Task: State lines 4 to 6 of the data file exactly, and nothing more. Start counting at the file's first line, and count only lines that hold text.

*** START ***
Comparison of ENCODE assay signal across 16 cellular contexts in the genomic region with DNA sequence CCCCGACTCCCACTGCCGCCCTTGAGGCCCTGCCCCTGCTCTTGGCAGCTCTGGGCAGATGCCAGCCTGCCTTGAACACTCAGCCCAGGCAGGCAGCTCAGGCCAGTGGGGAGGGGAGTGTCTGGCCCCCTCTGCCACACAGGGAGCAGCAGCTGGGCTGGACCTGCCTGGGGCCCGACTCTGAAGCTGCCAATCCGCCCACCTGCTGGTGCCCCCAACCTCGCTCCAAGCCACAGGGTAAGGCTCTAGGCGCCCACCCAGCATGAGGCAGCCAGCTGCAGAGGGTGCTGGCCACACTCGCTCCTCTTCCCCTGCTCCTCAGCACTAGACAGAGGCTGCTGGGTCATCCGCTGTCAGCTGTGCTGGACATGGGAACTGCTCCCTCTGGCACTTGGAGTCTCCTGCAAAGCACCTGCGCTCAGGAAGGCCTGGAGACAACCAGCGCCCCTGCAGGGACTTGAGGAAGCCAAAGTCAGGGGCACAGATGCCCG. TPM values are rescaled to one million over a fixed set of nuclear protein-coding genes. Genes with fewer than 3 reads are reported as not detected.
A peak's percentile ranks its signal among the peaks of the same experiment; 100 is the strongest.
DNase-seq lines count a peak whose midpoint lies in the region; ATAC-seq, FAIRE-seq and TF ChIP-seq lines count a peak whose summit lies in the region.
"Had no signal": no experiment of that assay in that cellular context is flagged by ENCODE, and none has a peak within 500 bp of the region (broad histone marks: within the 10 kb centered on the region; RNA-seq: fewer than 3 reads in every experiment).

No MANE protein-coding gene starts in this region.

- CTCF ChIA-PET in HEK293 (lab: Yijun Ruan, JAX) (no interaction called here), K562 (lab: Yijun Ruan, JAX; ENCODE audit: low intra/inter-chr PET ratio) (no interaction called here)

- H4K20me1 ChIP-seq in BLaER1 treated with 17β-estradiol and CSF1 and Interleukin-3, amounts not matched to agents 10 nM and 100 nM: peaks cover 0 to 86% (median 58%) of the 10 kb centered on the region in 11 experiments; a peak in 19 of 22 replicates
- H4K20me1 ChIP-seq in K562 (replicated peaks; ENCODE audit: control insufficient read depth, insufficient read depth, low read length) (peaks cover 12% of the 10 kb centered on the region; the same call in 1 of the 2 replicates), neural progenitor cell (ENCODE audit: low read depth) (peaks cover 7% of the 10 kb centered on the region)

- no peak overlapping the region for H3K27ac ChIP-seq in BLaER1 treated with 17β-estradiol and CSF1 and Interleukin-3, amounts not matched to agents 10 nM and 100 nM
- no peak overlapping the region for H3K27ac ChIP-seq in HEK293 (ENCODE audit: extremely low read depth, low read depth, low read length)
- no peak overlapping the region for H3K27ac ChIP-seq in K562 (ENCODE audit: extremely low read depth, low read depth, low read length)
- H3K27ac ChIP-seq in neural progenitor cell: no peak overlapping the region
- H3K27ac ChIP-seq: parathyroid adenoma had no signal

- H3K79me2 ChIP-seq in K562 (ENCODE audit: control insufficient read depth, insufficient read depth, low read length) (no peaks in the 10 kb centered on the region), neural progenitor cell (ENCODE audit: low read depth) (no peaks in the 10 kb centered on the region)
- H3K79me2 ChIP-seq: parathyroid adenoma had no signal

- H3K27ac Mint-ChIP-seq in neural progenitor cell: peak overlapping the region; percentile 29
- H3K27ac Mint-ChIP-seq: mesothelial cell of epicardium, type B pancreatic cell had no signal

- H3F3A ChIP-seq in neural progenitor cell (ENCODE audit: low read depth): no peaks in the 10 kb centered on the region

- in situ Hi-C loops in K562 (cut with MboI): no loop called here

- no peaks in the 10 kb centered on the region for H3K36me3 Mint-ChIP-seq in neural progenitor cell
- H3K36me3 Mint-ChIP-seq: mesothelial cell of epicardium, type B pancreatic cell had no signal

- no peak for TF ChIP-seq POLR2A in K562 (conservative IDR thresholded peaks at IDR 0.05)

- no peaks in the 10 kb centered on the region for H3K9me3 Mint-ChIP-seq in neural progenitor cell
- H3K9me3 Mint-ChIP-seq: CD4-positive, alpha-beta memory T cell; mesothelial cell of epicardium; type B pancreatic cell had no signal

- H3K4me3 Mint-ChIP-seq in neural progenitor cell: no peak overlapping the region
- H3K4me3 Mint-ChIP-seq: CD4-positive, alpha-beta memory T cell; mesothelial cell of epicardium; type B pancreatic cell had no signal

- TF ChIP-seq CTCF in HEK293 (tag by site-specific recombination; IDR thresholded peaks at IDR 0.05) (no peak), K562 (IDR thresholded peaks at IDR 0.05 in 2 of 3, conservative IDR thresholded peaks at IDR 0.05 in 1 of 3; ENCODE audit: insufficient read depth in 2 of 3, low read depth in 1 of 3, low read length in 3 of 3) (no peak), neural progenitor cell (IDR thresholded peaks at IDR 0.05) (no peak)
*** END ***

"Had no signal": no experiment of that assay in that cellular context is flagged by ENCODE, and none has a peak within 500 bp of the region (broad histone marks: within the 10 kb centered on the region; RNA-seq: fewer than 3 reads in every experiment).

No MANE protein-coding gene starts in this region.

- CTCF ChIA-PET in HEK293 (lab: Yijun Ruan, JAX) (no interaction called here), K562 (lab: Yijun Ruan, JAX; ENCODE audit: low intra/inter-chr PET ratio) (no interaction called here)